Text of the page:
Here’s this year’s calf. It’s a heifer and Linda named her “Tofu.” She got a name because I think we’re planning on keeping her as a breeder also. The Oldest Son has been wanting to get in on a share of a cow, and this will give us two breeders for four families (1/2 a cow each per year, hopefully) instead of three families splitting one cow a year.
Here’s last year’s bull, who will be heading to the freezer in late fall after getting to spend the Spring and Summer on pasture.
Linda’s second set of “bacon” is also coming along nicely.
After three months of maybe being able to get a couple of dozen eggs every other week or so, Linda’s egg layers are in full production mode. I’ve been getting 6 or more dozen a week, and she’s got other customers.
Our next batch of 100 day-old Freedom Ranger chicks arrived via Post Office the first week of April, so these guys have about another week in the coop/brooder until they get moved into the “tractors” on the pasture, where Linda moves them daily and they can get sunshine, organic feed, bugs, new grass and fresh water every day, and generally “express their chicken-ness” until mid-summer. Then The Oldest Son and I show up, bring the Whiz-Bang Chicken Plucker out of the barn, and start re-stocking the freezer.
Finally, we’re on the verge of being able to get real milk again. A couple of Linda’s milk cows calved recently, and will have “extra” pretty soon. This one should be having her calf any minute!
So, Spring is finally here and we’re looking forward to this year’s supply of beef, pork, chicken, eggs, and milk — knowing and respecting where every bite and drop came from.
The Older Brother
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I leave town on Friday for the low-carb cruise. I’d planned to write one more full post this week, but as usual, I’ve got a lot to wrap up before leaving.
The Older Brother will be taking over the Fat Head chair while I’m gone. I wasn’t sure he’d be available, since The Middle Son is getting married in a few weeks. But The Older Brother assured me his main wedding responsibility is to show up on time.
I’ll check comments when I can. Other than that, I plan to spend my time on the ship relaxing, socializing, reading and sleeping as late as I choose.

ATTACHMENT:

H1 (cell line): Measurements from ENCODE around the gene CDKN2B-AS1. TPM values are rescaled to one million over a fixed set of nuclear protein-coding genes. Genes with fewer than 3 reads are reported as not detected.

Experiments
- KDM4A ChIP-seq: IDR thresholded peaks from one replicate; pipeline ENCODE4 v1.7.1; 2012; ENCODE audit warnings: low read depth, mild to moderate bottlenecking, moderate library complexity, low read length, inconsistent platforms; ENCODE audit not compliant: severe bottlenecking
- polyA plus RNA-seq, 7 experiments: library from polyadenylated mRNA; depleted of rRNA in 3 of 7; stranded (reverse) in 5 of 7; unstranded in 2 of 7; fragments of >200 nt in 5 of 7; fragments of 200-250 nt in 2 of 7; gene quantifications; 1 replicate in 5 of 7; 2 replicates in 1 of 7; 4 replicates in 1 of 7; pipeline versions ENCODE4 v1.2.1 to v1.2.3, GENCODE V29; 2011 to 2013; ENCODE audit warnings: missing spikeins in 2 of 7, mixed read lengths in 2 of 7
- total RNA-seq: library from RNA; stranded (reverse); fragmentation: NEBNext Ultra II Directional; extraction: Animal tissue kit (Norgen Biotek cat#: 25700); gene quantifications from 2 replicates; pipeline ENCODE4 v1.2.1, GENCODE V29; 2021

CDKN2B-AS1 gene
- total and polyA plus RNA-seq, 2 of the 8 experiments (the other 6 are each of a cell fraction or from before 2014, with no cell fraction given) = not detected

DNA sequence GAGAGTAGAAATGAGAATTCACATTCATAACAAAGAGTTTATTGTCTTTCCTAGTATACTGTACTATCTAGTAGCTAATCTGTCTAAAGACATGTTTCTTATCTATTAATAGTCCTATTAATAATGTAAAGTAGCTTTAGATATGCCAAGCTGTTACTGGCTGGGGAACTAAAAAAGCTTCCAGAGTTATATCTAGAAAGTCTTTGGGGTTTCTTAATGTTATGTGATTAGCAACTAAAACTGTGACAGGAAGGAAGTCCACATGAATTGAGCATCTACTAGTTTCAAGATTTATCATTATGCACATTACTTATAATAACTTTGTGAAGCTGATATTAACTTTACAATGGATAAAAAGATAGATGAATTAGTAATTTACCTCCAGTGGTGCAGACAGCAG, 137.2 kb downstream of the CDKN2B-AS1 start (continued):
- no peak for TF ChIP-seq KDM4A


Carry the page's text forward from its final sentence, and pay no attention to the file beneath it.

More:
See y’all when I get back. (I’ve lived in the South for six years now, so I believe I’m entitled to use “y’all” without feeling too self-conscious.)
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How’s this for perfect timing? The day after I wrote a post about weenies, Politico.com posted a news item that demonstrates the weenie mentality in action:
In a sign that the nutrition space is as defensive as ever, Nina Teicholz, an author who has publicly criticized the science behind the government’s low-fat dietary advice, was recently bumped from a nutrition science panel after being confirmed by the National Food Policy Conference. The panel instead will include Maureen Storey, president and CEO of the Alliance for Potato Research and Education. The event is set to take place in Washington next month.
Teicholz, of course, is the author of the terrific book The Big Fat Surprise, which presents a detailed history of how we ended up with our current dietary advice. So why the heck would she be disinvited from a panel on food policy?
Teicholz said she was disinvited after other panelists said they wouldn’t participate with her.
I see. And who are the other panelists?
Margo Wootan, director of nutrition policy at the Center for Science in the Public Interest, will speak on the panel, along with Barbara Millen, the former chairwoman of the 2015 Dietary Guidelines Advisory Committee, and Angie Tagtow, executive director of the USDA’s Center for Nutrition Policy and Promotion. Wootan said that “concerns were raised about Teicholz’s credibility, given the significant inaccuracies in her work.”